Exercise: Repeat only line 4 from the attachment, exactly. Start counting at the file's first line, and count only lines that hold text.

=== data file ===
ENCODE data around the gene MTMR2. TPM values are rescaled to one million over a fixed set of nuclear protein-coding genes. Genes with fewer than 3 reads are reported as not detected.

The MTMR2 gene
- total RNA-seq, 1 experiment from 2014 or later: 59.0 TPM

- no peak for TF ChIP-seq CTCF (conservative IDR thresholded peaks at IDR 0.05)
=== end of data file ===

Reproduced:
- no peak for TF ChIP-seq CTCF (conservative IDR thresholded peaks at IDR 0.05)